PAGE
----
Bird Flu 2022: What You Should Know
Infected wild waterfowl rarely show avian flu symptoms.
The recent outbreak of the deadly H5N1 strain of avian flu virus in the United States and Canada, “bird flu 2022,” is a reason for immediate concern. Highly lethal and easily transmitted, this particular strain of influenza can cause severe illness, especially in chicken and turkey flocks. The resulting mortality losses can reach 75 to 100% within days. Currently, there are no approved avian influenza vaccines or medications available within the United States. Utilizing sound biosecurity strategies when dealing with your flock and being extremely observant of the condition of individual birds are currently the surest methods to protect your poultry from contracting and spreading this disease.
This strain of avian flu virus can wreak havoc, and cause painful, agonizing deaths to the birds it infects. Sick chicken symptoms include swelling of the head and neck, respiratory distress, hemorrhaging within the respiratory and digestive tracts, and neural impairment are just a few of the more extreme, destructive results that do occur.
Because the chicken disease is so contagious, and no antiviral treatment is currently available, depopulation of entire, infected flocks is usually necessary to stop the rapid and unbridled spread to other flocks. This is why taking extreme care to shelter and protect your birds from this and other related viruses is so important.
I was fortunate to receive valuable input for this article from two highly credentialed and knowledgeable professionals in the areas of Avian Health and Disease. A sincere thanks go to Dr. Teresa Morishita, Professor of Poultry Medicine and Food Safety, at the College of Veterinary Medicine, Western University of Health Sciences in Pomona California, and Dr. Matt Koci, Professor of Immunology, Virology and Host-Pathogen Interactions, at the Prestage Department of Poultry Science, North Carolina State University.
Where is Bird Flu 2022 Currently Being Found?
The current, elevated numbers of the H5N1 avian flu virus, also known as “bird flu 2022,” began to show up in waterfowl, in late December of 2021 and January of 2022, in the Atlantic Flyway, on the East Coast of the United States. At the writing of this report, infected waterfowl have been found in North Carolina, South Carolina, Maryland, and Georgia. Dr. Morishita shared that there have been reports of the virus being isolated from seagulls in Canada, and those in the Great Lakes region should take precautions.
According to Dr. Morishita, the current H5N1 strain we are seeing is not native to North America. H5N1 and related sub-strains are widely spread throughout various regions of Eurasia. The current finding of this virus, in waterfowl on the East Coast, is believed to have come from birds that migrated via the Atlantic Flyway.
This extremely lethal virus is easily transmitted to domestic chickens and turkeys, and other closely-related gallinaceous birds. Disease outbreaks in commercial flocks of both broiler chickens and turkeys have been found in Kentucky and Indiana. Recent outbreaks were also found in two home flocks in these regions, one flock on Long Island, New York, and most recently in Maine. The regions of spread appear to be rapidly expanding.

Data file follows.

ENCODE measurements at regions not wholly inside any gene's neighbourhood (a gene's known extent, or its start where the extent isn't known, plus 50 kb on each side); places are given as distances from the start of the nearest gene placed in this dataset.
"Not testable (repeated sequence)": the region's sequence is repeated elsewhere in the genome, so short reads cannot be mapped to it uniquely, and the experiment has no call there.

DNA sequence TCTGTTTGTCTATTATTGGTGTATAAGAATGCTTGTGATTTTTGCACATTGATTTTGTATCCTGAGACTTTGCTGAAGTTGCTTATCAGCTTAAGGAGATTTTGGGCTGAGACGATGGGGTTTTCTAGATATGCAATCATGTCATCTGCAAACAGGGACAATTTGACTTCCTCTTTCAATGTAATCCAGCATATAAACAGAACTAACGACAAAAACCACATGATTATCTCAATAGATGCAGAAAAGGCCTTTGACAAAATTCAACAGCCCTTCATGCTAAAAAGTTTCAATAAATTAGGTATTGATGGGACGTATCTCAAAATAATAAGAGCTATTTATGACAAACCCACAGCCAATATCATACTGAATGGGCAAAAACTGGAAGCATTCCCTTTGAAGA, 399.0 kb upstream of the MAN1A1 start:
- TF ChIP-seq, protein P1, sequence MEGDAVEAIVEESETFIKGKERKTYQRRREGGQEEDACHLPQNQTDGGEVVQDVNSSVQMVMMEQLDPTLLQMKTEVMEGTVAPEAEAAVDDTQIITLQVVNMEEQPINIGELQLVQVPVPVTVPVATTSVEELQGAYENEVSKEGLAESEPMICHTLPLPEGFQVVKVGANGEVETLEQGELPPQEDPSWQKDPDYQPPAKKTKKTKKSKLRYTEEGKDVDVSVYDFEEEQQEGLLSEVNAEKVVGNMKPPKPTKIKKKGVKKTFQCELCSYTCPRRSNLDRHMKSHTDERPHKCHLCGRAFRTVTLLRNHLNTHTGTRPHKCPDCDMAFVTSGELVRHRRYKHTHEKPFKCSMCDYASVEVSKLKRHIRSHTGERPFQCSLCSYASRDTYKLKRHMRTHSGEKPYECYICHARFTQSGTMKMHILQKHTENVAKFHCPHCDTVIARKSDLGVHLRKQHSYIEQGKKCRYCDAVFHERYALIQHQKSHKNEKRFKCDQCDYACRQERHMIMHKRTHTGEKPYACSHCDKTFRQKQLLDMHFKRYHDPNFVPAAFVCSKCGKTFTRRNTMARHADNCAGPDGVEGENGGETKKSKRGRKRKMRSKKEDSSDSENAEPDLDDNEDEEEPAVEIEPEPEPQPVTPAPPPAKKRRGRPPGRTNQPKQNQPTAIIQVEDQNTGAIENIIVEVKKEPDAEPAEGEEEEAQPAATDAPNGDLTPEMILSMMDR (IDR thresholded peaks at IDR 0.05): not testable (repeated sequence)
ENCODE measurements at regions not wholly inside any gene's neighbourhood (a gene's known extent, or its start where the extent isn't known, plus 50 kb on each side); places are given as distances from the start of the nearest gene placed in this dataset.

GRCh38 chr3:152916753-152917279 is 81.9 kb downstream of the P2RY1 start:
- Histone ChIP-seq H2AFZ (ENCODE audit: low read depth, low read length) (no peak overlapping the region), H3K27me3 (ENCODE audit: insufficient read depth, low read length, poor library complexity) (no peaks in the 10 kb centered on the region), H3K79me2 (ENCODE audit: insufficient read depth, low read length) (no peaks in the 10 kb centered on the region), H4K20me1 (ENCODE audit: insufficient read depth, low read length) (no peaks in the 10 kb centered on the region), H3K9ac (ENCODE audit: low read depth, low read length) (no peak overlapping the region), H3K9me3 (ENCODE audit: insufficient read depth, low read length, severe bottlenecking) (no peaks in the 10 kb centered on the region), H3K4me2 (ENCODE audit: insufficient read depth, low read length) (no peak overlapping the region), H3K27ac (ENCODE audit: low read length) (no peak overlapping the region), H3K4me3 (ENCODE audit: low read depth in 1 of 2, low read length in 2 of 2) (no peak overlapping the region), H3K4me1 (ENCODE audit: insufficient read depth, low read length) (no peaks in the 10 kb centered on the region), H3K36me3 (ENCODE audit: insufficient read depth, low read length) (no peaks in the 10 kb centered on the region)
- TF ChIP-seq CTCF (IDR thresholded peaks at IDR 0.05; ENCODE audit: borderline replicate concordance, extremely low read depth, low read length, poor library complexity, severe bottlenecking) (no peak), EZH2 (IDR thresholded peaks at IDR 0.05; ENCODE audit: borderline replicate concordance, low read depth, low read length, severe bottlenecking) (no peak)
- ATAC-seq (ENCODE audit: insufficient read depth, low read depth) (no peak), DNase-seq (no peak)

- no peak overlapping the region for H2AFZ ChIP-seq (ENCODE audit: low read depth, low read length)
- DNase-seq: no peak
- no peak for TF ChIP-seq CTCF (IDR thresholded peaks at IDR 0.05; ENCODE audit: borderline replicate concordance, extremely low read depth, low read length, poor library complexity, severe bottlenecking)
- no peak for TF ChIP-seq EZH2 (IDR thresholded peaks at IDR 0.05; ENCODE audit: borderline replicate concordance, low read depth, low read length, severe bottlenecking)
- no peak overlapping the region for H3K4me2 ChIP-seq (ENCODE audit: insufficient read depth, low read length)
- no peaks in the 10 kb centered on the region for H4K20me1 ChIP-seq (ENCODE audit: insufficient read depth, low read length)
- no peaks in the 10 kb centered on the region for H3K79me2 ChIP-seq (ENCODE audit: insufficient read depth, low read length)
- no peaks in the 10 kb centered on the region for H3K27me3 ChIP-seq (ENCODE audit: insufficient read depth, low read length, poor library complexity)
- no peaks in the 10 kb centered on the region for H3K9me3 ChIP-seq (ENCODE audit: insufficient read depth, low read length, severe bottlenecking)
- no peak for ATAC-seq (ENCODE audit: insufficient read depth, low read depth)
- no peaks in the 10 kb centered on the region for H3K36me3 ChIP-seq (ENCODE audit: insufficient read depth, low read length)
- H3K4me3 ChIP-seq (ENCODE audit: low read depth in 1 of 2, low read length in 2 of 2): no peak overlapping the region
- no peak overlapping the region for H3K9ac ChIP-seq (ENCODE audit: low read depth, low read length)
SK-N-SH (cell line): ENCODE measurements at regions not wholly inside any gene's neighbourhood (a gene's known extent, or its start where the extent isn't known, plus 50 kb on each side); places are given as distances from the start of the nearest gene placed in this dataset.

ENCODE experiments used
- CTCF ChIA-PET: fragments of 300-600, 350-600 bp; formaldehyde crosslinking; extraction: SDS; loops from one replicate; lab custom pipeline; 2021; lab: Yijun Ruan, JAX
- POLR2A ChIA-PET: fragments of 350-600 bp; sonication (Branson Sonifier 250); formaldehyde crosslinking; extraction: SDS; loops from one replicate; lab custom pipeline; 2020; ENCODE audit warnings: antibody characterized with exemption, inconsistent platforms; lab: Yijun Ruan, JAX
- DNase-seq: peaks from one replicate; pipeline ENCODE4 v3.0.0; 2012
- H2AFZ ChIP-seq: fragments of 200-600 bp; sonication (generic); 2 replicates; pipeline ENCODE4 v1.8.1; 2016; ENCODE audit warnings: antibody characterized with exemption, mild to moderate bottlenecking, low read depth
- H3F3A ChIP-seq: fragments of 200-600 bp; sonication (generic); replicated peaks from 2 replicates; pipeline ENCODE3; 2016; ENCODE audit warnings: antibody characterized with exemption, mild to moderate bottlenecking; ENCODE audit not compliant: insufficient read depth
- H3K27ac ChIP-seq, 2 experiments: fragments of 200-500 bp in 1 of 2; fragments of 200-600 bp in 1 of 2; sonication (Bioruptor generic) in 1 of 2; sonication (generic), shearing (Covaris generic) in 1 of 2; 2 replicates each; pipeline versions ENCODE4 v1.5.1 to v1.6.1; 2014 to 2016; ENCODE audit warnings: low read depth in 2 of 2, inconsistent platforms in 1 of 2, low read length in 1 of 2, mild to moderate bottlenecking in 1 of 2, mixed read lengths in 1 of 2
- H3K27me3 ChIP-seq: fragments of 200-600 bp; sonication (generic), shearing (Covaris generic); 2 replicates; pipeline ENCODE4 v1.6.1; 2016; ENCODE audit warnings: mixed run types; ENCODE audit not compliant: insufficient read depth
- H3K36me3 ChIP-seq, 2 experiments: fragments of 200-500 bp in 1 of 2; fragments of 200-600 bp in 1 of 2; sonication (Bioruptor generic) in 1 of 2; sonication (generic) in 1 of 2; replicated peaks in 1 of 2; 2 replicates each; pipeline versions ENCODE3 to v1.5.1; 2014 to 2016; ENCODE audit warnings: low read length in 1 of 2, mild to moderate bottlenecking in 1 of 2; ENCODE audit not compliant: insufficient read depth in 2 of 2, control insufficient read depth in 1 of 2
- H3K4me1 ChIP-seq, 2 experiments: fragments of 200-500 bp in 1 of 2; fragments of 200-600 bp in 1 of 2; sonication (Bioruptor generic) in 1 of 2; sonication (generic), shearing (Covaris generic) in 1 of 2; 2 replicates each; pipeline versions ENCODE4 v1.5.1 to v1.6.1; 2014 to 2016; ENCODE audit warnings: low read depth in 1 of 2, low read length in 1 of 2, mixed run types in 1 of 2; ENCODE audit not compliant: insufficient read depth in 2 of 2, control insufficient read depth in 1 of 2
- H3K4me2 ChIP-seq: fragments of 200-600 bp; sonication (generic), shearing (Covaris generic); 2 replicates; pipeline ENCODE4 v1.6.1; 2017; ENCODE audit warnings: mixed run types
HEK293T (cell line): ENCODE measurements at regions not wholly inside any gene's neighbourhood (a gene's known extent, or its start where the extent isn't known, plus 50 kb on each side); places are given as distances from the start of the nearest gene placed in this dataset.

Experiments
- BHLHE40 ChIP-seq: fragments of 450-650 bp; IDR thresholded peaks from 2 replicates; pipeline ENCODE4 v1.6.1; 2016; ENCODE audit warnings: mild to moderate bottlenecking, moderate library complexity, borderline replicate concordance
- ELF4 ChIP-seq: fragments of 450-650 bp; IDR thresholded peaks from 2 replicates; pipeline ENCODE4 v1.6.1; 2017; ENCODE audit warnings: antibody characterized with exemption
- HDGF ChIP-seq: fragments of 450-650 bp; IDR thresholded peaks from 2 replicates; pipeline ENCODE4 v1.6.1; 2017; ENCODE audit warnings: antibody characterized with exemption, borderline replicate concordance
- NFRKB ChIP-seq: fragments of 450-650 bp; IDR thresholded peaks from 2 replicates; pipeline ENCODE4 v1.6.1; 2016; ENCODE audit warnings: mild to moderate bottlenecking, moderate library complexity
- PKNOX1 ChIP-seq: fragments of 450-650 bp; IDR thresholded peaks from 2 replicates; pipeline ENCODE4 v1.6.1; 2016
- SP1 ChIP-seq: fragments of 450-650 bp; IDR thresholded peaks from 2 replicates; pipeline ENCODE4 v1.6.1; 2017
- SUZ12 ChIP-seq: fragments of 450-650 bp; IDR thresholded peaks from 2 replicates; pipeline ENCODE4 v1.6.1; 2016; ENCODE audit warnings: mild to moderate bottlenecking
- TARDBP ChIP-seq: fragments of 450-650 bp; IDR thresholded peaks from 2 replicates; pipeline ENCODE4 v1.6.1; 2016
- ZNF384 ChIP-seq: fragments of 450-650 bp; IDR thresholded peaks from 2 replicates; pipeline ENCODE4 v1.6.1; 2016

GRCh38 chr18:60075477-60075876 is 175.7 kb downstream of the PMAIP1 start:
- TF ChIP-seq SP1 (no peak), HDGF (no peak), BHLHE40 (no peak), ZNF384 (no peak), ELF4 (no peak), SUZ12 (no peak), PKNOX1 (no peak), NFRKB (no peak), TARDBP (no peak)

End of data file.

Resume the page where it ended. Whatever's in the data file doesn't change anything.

Waterfowl: A Known Viral Host
According to Dr. Koci, wild waterfowl are known to be reservoirs and carriers of numerous strains of avian influenza viruses. Prevalent in their feces and nasal secretions, the viruses are easily spread. Because of this, various government agencies, both at the federal and state levels, monitor and test waterfowl year-round for viruses they may be carrying.
A common misperception many people have, when reading a news article about a new case of avian flu being found in migratory waterfowl, is that sick and dying ducks were found lying around a particular body of water, taken to a lab for testing, and found to be positive for avian flu. Rarely is this ever the case. According to Dr. Koci, waterfowl rarely show any sign of illness when infected with avian flu strains.
A Little Information About Avian Influenza Viruses
All cases of influenza, whether found in humans or other animals, are caused by viruses found in the Orthomyxoviridae virus family. This family group is divided into seven separate genera or types. Four of these contain influenza viruses. These are designated as Types A, B, C, or D.
All known strains of influenza that infect poultry, including the H5N1 strain, belong to the Type A group. This group, or genus, contains numerous influenzas strains, all designated by the letters H and N in their names. H stands for hemagglutinin, and N stands for neuraminidase. These are two proteins, or antigens, on the virus’s surface, which help it attach to host cells. The numbers 5 and 1 refer to the subtype of hemagglutinin or neuraminidase involved.